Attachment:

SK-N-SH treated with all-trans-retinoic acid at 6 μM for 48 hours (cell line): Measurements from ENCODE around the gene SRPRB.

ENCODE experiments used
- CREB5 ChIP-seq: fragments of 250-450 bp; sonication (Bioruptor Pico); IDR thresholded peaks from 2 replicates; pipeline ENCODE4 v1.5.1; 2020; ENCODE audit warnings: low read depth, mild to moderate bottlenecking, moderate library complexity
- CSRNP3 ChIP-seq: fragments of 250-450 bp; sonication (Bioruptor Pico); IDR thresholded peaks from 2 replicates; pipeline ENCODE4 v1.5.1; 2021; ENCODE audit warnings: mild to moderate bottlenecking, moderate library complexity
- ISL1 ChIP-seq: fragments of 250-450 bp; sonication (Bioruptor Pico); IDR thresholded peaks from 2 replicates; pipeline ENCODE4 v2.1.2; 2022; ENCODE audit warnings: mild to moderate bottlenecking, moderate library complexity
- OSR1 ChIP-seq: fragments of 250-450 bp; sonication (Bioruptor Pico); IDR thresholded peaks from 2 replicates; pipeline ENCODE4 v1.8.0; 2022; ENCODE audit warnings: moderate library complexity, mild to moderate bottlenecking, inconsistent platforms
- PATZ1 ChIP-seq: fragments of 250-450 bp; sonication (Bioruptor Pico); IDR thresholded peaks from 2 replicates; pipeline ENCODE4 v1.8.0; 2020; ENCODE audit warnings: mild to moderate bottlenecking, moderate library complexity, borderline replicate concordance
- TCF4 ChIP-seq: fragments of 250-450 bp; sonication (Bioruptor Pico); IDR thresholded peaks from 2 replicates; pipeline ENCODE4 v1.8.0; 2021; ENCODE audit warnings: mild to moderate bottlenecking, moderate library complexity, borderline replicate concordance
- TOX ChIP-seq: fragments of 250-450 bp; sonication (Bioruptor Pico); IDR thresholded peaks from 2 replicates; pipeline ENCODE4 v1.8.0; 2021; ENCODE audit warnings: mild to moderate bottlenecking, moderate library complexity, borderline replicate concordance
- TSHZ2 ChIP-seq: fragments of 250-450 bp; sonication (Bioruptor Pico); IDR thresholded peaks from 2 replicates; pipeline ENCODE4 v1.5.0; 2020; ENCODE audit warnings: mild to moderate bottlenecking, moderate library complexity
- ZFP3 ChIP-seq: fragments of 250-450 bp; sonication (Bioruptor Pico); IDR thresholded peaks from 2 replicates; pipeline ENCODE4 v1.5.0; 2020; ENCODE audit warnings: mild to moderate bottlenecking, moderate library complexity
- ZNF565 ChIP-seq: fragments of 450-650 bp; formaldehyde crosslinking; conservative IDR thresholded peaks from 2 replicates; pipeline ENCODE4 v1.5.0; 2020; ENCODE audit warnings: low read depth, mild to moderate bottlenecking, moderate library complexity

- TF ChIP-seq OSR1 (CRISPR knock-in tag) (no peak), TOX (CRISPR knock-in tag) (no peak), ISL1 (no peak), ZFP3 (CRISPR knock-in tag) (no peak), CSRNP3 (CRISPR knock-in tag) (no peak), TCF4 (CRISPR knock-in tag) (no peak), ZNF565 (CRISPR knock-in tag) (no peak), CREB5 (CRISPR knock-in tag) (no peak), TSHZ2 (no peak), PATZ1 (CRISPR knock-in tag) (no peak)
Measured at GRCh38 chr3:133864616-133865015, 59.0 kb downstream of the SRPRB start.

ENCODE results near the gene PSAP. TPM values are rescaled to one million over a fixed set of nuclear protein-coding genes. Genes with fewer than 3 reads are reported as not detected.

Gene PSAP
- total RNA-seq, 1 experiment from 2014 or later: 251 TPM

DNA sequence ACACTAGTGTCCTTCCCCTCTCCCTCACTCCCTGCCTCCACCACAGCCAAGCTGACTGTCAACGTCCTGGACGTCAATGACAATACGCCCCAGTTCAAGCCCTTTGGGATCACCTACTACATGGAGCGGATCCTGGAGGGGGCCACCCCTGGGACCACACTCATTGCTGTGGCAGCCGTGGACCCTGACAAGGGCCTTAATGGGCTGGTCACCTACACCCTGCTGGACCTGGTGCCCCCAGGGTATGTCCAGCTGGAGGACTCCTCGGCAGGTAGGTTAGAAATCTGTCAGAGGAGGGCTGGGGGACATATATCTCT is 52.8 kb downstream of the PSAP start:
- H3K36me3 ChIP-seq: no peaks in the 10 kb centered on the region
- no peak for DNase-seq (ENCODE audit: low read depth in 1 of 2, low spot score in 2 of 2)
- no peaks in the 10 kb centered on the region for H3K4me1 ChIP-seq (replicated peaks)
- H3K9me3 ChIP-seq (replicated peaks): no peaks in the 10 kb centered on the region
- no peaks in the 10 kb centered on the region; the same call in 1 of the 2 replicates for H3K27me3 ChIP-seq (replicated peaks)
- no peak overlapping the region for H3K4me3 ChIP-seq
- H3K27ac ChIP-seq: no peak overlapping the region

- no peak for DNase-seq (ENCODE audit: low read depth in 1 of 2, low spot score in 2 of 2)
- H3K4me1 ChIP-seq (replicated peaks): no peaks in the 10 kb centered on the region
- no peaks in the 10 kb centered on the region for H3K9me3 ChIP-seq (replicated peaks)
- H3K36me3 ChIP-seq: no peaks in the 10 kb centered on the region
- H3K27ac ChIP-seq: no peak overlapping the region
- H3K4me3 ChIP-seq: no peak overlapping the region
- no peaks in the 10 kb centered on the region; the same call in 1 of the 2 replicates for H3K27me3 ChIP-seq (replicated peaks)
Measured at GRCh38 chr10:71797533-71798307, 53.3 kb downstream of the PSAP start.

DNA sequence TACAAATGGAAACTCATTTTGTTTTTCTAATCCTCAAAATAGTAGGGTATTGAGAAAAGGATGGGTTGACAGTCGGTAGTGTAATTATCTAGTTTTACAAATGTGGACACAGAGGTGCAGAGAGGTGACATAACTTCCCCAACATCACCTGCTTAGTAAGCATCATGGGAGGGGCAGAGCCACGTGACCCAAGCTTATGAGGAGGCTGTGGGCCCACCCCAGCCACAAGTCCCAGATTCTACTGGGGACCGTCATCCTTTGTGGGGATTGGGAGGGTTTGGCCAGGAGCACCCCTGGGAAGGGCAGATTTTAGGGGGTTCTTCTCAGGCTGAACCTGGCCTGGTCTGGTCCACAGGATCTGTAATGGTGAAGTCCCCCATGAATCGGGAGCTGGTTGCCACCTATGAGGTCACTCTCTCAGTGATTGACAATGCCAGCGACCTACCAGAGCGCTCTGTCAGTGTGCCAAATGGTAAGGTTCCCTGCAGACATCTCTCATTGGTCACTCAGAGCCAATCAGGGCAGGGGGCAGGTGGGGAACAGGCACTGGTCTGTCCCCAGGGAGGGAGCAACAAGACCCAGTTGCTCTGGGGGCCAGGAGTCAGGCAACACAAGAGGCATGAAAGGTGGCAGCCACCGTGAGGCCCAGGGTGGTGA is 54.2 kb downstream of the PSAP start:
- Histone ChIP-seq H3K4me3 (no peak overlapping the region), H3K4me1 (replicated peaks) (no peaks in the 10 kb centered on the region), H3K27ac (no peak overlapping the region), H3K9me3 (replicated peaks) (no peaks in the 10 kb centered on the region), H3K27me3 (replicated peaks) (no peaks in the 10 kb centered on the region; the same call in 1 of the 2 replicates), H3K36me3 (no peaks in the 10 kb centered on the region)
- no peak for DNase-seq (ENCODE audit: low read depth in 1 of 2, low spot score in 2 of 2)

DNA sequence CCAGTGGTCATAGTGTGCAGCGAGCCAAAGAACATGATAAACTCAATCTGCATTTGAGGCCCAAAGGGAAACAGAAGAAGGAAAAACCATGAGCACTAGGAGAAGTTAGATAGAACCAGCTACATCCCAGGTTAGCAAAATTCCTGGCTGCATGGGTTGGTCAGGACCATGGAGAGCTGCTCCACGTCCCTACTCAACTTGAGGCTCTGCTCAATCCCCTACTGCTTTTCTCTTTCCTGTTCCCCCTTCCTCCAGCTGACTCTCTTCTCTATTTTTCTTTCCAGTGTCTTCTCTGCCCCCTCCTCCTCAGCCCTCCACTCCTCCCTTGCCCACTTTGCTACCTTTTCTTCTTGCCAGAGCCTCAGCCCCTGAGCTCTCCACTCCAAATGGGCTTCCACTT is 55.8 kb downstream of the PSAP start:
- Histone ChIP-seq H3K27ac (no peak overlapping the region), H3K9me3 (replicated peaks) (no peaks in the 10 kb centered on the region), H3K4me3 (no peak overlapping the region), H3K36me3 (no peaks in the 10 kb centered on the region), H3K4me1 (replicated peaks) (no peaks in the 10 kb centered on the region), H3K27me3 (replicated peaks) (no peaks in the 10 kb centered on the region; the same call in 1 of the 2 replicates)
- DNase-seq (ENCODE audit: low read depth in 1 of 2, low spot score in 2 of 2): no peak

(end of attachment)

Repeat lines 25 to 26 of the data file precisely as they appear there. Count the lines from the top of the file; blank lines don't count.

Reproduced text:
- H3K27ac ChIP-seq: no peak overlapping the region

- no peak for DNase-seq (ENCODE audit: low read depth in 1 of 2, low spot score in 2 of 2)